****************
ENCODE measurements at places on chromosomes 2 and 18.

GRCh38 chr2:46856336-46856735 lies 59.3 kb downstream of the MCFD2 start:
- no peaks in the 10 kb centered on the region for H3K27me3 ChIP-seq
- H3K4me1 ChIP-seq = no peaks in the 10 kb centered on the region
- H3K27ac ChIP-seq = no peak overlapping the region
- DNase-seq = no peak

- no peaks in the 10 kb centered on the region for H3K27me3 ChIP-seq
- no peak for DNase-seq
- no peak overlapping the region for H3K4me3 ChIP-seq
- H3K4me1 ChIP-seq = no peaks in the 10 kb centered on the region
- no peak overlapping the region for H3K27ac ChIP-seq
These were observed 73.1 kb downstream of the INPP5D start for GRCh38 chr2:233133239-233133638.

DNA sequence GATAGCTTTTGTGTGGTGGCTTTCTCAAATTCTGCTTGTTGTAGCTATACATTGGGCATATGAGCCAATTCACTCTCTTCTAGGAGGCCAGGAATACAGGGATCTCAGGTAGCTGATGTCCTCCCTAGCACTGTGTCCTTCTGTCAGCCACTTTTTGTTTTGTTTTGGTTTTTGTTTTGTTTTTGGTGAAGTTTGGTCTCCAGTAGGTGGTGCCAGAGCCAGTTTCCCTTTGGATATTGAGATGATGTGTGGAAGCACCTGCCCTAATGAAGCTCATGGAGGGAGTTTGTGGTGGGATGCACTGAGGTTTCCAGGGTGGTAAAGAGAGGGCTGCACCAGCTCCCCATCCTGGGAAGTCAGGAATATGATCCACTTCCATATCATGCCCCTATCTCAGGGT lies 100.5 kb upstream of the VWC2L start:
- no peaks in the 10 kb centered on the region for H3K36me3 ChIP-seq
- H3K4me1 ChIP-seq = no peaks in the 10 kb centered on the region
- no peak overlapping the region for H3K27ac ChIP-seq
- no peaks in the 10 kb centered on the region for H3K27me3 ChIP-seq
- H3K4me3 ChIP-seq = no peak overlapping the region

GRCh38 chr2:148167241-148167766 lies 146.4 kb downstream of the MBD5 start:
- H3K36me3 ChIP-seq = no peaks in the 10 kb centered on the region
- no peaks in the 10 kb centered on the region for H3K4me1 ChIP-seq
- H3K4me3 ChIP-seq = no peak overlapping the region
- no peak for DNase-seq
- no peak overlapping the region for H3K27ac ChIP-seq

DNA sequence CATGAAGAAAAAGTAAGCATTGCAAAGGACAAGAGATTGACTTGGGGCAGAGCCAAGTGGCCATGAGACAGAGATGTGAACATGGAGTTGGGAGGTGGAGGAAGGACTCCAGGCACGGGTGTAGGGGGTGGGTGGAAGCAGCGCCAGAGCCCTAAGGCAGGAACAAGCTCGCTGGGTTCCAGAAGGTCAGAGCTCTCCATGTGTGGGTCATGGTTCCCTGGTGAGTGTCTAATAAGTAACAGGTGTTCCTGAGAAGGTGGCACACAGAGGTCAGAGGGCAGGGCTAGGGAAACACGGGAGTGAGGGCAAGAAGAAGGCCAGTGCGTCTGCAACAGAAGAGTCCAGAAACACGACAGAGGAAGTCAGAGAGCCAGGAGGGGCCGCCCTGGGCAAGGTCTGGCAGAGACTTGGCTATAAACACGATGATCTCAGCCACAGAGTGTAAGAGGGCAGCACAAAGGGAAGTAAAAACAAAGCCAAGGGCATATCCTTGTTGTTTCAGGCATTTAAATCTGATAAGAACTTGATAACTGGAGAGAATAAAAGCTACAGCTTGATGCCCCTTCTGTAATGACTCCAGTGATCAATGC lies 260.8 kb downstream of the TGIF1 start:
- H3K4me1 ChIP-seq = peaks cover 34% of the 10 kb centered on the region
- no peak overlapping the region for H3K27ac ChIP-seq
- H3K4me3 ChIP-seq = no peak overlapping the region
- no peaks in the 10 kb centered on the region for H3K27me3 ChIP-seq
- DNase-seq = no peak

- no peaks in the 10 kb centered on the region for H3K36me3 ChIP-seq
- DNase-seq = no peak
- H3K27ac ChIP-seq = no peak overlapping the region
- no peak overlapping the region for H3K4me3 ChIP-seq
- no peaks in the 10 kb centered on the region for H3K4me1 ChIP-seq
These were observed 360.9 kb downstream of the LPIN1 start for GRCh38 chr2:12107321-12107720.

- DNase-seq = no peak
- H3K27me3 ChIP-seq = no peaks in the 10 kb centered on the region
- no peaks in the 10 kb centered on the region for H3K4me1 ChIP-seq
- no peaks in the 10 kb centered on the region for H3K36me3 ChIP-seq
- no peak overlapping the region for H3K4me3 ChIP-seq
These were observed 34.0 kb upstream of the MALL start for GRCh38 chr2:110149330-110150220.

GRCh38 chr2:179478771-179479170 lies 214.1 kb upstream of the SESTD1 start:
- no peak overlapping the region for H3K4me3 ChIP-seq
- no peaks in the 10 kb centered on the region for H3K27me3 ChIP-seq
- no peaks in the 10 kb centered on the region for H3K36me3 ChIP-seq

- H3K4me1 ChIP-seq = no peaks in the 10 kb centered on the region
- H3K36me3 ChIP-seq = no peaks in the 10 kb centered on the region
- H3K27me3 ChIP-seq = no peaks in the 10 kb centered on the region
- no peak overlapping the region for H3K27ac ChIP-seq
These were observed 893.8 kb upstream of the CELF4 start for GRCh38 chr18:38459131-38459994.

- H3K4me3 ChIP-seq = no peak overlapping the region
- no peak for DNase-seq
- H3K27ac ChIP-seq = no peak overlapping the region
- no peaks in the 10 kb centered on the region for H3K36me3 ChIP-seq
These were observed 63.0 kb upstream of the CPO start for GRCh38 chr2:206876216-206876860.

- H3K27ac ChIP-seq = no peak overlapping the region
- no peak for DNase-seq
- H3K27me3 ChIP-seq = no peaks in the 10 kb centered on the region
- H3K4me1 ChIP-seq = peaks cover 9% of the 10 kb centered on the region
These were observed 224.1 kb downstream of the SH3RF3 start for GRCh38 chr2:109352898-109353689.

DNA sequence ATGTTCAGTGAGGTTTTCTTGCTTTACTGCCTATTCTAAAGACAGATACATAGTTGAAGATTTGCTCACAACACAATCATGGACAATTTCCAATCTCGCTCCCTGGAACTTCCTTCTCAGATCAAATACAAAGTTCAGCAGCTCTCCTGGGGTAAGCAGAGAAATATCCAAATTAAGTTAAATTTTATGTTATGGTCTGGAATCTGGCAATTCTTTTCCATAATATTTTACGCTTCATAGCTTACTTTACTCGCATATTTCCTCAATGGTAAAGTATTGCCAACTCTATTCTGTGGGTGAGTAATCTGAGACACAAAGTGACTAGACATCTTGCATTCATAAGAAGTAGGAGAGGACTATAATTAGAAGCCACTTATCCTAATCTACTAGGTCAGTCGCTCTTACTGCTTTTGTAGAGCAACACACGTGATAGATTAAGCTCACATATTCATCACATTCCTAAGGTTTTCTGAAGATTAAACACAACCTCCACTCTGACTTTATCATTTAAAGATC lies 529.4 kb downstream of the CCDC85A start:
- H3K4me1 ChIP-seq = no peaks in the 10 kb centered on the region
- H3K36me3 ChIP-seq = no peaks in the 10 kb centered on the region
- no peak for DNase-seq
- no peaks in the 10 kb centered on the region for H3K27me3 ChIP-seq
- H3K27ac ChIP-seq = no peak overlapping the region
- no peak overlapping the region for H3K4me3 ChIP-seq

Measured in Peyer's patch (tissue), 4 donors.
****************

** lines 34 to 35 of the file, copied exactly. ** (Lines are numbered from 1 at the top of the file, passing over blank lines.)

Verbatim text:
- no peak overlapping the region for H3K4me3 ChIP-seq
- no peaks in the 10 kb centered on the region for H3K4me1 ChIP-seq